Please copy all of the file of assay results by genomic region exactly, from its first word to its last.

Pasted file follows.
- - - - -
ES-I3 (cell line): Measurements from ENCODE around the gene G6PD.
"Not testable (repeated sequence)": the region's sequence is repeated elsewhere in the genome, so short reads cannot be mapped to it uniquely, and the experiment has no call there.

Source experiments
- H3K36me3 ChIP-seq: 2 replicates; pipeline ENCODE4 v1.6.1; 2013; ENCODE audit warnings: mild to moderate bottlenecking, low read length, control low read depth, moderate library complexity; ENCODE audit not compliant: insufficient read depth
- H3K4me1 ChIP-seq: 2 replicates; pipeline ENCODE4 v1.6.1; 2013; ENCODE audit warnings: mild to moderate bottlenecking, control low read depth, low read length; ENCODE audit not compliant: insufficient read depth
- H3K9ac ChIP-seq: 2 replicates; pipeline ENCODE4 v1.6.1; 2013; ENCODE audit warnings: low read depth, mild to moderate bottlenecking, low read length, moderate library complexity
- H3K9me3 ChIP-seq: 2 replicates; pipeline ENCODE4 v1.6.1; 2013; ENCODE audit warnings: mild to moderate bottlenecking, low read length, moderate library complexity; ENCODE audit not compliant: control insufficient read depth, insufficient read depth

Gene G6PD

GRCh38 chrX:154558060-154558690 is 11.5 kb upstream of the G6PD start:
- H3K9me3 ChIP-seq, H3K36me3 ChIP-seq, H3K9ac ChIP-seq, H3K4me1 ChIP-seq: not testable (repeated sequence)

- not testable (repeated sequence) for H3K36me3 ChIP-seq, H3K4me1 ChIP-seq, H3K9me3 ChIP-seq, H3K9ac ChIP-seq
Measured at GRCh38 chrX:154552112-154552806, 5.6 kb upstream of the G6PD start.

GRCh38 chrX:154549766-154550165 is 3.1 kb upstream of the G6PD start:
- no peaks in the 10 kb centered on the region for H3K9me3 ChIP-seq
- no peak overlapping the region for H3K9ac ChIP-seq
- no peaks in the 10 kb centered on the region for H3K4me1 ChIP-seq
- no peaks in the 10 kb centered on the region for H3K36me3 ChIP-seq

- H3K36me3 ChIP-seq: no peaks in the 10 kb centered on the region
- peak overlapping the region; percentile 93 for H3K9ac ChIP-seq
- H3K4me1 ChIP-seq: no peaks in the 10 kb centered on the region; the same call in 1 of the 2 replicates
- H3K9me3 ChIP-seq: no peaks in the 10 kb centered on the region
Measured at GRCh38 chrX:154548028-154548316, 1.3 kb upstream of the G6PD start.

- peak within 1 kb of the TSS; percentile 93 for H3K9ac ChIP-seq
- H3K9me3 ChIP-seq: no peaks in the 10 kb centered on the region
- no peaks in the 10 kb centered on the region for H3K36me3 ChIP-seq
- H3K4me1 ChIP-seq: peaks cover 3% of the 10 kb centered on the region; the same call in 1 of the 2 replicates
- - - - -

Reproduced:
ES-I3 (cell line): Measurements from ENCODE around the gene G6PD.
"Not testable (repeated sequence)": the region's sequence is repeated elsewhere in the genome, so short reads cannot be mapped to it uniquely, and the experiment has no call there.

Source experiments
- H3K36me3 ChIP-seq: 2 replicates; pipeline ENCODE4 v1.6.1; 2013; ENCODE audit warnings: mild to moderate bottlenecking, low read length, control low read depth, moderate library complexity; ENCODE audit not compliant: insufficient read depth
- H3K4me1 ChIP-seq: 2 replicates; pipeline ENCODE4 v1.6.1; 2013; ENCODE audit warnings: mild to moderate bottlenecking, control low read depth, low read length; ENCODE audit not compliant: insufficient read depth
- H3K9ac ChIP-seq: 2 replicates; pipeline ENCODE4 v1.6.1; 2013; ENCODE audit warnings: low read depth, mild to moderate bottlenecking, low read length, moderate library complexity
- H3K9me3 ChIP-seq: 2 replicates; pipeline ENCODE4 v1.6.1; 2013; ENCODE audit warnings: mild to moderate bottlenecking, low read length, moderate library complexity; ENCODE audit not compliant: control insufficient read depth, insufficient read depth

Gene G6PD

GRCh38 chrX:154558060-154558690 is 11.5 kb upstream of the G6PD start:
- H3K9me3 ChIP-seq, H3K36me3 ChIP-seq, H3K9ac ChIP-seq, H3K4me1 ChIP-seq: not testable (repeated sequence)

- not testable (repeated sequence) for H3K36me3 ChIP-seq, H3K4me1 ChIP-seq, H3K9me3 ChIP-seq, H3K9ac ChIP-seq
Measured at GRCh38 chrX:154552112-154552806, 5.6 kb upstream of the G6PD start.

GRCh38 chrX:154549766-154550165 is 3.1 kb upstream of the G6PD start:
- no peaks in the 10 kb centered on the region for H3K9me3 ChIP-seq
- no peak overlapping the region for H3K9ac ChIP-seq
- no peaks in the 10 kb centered on the region for H3K4me1 ChIP-seq
- no peaks in the 10 kb centered on the region for H3K36me3 ChIP-seq

- H3K36me3 ChIP-seq: no peaks in the 10 kb centered on the region
- peak overlapping the region; percentile 93 for H3K9ac ChIP-seq
- H3K4me1 ChIP-seq: no peaks in the 10 kb centered on the region; the same call in 1 of the 2 replicates
- H3K9me3 ChIP-seq: no peaks in the 10 kb centered on the region
Measured at GRCh38 chrX:154548028-154548316, 1.3 kb upstream of the G6PD start.

- peak within 1 kb of the TSS; percentile 93 for H3K9ac ChIP-seq
- H3K9me3 ChIP-seq: no peaks in the 10 kb centered on the region
- no peaks in the 10 kb centered on the region for H3K36me3 ChIP-seq
- H3K4me1 ChIP-seq: peaks cover 3% of the 10 kb centered on the region; the same call in 1 of the 2 replicates